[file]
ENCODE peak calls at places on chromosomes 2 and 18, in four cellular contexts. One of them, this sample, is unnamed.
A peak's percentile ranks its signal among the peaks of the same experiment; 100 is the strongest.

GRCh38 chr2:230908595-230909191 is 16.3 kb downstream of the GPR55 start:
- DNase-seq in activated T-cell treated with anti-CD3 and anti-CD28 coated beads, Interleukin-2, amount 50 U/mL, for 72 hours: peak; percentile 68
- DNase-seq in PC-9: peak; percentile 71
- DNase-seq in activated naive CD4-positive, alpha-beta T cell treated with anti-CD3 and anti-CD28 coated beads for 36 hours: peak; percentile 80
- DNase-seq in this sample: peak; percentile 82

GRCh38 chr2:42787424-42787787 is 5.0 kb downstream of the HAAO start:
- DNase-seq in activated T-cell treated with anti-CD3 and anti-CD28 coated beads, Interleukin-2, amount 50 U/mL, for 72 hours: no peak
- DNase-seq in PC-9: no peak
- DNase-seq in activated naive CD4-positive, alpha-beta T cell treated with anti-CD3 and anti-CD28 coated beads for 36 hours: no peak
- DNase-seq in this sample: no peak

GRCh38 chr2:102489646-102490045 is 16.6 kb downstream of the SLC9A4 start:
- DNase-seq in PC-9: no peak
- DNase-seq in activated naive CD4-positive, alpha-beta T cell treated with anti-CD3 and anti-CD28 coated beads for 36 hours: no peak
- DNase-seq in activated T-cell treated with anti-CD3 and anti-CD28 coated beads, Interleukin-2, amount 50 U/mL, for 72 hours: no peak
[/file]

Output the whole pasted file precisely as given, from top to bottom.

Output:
ENCODE peak calls at places on chromosomes 2 and 18, in four cellular contexts. One of them, this sample, is unnamed.
A peak's percentile ranks its signal among the peaks of the same experiment; 100 is the strongest.

GRCh38 chr2:230908595-230909191 is 16.3 kb downstream of the GPR55 start:
- DNase-seq in activated T-cell treated with anti-CD3 and anti-CD28 coated beads, Interleukin-2, amount 50 U/mL, for 72 hours: peak; percentile 68
- DNase-seq in PC-9: peak; percentile 71
- DNase-seq in activated naive CD4-positive, alpha-beta T cell treated with anti-CD3 and anti-CD28 coated beads for 36 hours: peak; percentile 80
- DNase-seq in this sample: peak; percentile 82

GRCh38 chr2:42787424-42787787 is 5.0 kb downstream of the HAAO start:
- DNase-seq in activated T-cell treated with anti-CD3 and anti-CD28 coated beads, Interleukin-2, amount 50 U/mL, for 72 hours: no peak
- DNase-seq in PC-9: no peak
- DNase-seq in activated naive CD4-positive, alpha-beta T cell treated with anti-CD3 and anti-CD28 coated beads for 36 hours: no peak
- DNase-seq in this sample: no peak

GRCh38 chr2:102489646-102490045 is 16.6 kb downstream of the SLC9A4 start:
- DNase-seq in PC-9: no peak
- DNase-seq in activated naive CD4-positive, alpha-beta T cell treated with anti-CD3 and anti-CD28 coated beads for 36 hours: no peak
- DNase-seq in activated T-cell treated with anti-CD3 and anti-CD28 coated beads, Interleukin-2, amount 50 U/mL, for 72 hours: no peak